Symptoms of Media Addicts Anonymous International

We of Media Addicts Anonymous International view media addiction as an illness similar to alcoholism. Like drugs and alcohol, media addiction is both a physical and mental disease. The over-use of media destabilizes the prefrontal area of our brains. This is the area responsible for remembering details, planning, and prioritizing tasks. When we compulsively use media, our frontal lobes go "off-line," weakening our ability to stop using media when we need to move on or go to bed. Media also affects the pleasure center of the brain triggering a release of dopamine. Like drug addiction, more and more media is needed to induce the same pleasurable dopamine hit, eventually creating a dependency. Because of these two mental and physical  responses, media addicts have little or no defense against the first click. Therefore we see media as a mind altering and mood altering drug. Media becomes our dopamine high or our dope.

The Signs and Symptoms of Media Addiction

 

  1. Dissatisfaction with everyday life—We depend on media as a way to avoid emotional discomfort, boredom, pain, and problems. Media has become our main source of relief, reward, relaxation, recreation, and relationships.
     

  2. Mental obsession—We have a fear of missing out so we want our media with us at all times. We are preoccupied with what's trending in the news and social media. We lose ourselves in gossip, too much information, and the absorption of negative media, all of which result in constant unrest and agitation.
     

  3. Depression, shame, and hopelessness—We feel depressed, shameful, and guilty about the amount or type of media we are consuming. We want to stop, but we don't believe we can live without our media dependency. This hopelessness has caused some of us to have suicidal thoughts or prolonged periods of depression and anxiety.
     

  4. Compare and despair—We compare ourselves with what we see in magazines, films, TV, and social media. We try to create a persona that other people will admire, but end up feeling despair when we can't live up to those ideals. We are compelled to follow seemingly perfect people on social media even though we know it repeatedly makes us feel inferior.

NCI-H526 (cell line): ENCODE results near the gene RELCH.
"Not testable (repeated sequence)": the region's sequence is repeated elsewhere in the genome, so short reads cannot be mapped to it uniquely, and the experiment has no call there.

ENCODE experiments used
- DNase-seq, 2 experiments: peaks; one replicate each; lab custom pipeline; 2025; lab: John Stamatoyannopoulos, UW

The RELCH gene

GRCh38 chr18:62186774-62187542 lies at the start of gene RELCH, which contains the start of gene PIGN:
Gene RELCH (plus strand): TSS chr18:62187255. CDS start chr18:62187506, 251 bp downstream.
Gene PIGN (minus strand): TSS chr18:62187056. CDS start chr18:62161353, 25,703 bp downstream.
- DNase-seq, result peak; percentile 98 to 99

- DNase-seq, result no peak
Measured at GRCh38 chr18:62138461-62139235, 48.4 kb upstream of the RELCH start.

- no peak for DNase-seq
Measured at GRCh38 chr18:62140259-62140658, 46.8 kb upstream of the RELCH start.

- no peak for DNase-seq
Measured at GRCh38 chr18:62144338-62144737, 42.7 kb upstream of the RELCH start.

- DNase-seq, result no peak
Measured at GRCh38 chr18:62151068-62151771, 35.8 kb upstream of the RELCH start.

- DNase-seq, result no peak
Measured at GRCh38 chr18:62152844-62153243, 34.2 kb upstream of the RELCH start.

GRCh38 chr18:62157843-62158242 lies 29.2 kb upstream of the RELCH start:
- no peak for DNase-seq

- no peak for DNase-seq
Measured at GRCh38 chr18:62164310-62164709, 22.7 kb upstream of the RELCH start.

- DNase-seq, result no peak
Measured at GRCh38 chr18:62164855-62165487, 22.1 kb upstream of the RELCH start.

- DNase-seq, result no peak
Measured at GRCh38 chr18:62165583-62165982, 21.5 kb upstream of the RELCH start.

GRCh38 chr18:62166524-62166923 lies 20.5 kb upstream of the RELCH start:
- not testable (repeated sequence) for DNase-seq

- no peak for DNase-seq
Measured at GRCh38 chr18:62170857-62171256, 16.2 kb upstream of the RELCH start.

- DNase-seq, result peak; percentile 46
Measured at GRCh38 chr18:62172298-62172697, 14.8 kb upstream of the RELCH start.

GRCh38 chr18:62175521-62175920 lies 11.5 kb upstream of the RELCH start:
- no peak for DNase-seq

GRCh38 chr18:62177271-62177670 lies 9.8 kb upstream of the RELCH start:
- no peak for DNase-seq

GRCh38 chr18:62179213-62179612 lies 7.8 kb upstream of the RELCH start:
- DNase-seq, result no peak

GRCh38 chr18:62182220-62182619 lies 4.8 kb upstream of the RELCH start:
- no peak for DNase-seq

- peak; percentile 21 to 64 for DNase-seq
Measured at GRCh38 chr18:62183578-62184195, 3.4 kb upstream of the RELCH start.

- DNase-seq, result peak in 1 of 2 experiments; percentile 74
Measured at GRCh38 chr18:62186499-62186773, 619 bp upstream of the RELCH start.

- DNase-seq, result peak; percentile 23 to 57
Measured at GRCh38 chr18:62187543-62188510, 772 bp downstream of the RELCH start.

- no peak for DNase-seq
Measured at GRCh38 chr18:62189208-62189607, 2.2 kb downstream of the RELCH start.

5. Isolation—We prefer to be alone with our media rather than socialize. When we are with other people, we often become distracted by our devices. Isolation causes us to avoid those activities in life which used to bring us joy and connection.
     

  6. Fantasizing—Rather than having meaningful relationships with real people, we turn to media to satisfy our need for romance, intimacy, and sexual fantasy. We end up feeling a deeper loss of intimacy with others which leads to more deprivation and loneliness than before.
     

  7. Risky behavior—We will endanger our health, life, or someone else's life to get our media fix. We may drive while sending text messages, overeat while bingeing on TV, or deprive ourselves of sleep while using all forms of media.
     

  8. Time irreverence—Time is the only commodity we can never get back. When grazing or bingeing on media, we lose track of time and forget what is truly important in our lives. Media takes priority over
    everyone and everything.

     

  9. Avoiding our life's purpose—We abandon creative endeavors, intellectual pursuits, and prioritization of our goals because we focus on passive media consumption instead. We jeopardize our income, education, careers, and overall success by procrastinating and repeatedly using media during study and work hours. We lose faith in ourselves and hope for the future.
     

  10. Disconnection from our bodies and nature—We become detached from our body and do not fully enjoy all of our senses. We fail to meet our body’s basic needs for rest, sleep, exercise, and good nutrition. We hide indoors with media while avoiding the nourishment and beauty of the natural world.
     

  11. Physical ailments—With prolonged media usage we experience backaches, neck pain, headaches, disturbances in sleep, digestive issues, carpal tunnel syndrome, and vision problems.
     

  12. Withdrawal symptoms—When we stop using our addictive media, we experience withdrawal and detoxification symptoms. Any time we give in to our compulsion to use our addictive media, we reignite the “craving” and find it increasingly more difficult to stop again.